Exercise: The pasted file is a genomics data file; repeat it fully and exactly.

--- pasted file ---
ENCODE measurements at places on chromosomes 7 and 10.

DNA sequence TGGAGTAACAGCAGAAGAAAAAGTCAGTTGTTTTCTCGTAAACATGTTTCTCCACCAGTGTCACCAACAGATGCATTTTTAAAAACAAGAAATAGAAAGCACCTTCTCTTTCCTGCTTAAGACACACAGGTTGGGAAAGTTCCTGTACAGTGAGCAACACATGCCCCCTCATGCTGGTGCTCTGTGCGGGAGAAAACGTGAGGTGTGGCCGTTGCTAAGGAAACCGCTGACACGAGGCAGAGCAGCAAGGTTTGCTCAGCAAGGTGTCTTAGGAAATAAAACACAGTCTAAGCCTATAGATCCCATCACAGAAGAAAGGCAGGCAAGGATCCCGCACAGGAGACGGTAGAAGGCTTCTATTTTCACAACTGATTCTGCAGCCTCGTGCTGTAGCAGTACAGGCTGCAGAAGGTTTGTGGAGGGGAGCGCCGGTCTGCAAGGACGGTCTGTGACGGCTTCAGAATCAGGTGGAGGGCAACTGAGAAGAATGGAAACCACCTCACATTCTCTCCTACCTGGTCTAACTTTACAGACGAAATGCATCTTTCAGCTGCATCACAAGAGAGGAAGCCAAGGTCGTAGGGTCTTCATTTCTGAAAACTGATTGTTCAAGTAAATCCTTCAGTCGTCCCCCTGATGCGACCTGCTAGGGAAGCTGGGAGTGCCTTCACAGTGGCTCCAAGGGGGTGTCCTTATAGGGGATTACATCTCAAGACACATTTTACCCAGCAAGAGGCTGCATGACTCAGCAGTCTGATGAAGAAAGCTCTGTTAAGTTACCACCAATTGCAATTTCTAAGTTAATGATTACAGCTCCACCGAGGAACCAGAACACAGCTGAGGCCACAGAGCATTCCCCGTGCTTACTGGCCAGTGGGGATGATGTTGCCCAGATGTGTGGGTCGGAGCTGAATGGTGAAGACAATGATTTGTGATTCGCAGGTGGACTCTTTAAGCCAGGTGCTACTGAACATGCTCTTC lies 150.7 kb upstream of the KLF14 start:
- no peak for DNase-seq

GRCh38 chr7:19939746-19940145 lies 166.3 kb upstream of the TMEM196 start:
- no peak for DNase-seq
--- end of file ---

ENCODE measurements at places on chromosomes 7 and 10.

DNA sequence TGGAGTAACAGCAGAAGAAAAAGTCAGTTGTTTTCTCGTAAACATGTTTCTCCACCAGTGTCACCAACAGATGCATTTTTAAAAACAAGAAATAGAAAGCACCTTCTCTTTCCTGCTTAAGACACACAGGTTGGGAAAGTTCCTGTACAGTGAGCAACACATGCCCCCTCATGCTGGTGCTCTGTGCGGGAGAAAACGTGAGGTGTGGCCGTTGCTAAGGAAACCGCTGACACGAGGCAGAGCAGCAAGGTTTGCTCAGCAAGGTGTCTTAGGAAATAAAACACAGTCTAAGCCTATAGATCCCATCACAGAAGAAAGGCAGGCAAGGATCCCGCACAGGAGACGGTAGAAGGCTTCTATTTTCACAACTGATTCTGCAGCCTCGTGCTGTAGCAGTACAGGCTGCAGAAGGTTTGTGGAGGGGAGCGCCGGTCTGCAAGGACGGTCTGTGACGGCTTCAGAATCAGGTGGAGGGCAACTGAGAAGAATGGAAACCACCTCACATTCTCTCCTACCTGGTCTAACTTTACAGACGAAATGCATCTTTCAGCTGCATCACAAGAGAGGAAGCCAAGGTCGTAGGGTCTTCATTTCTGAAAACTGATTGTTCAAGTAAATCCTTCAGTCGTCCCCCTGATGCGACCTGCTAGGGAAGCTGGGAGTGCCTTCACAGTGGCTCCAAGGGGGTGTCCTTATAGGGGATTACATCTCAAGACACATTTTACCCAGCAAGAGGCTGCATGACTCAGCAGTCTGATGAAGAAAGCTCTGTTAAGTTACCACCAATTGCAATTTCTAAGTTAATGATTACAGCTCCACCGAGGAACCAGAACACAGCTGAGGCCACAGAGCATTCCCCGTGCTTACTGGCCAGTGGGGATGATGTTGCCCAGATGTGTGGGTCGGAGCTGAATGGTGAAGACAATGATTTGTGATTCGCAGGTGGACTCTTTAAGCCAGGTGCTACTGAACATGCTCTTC lies 150.7 kb upstream of the KLF14 start:
- no peak for DNase-seq

GRCh38 chr7:19939746-19940145 lies 166.3 kb upstream of the TMEM196 start:
- no peak for DNase-seq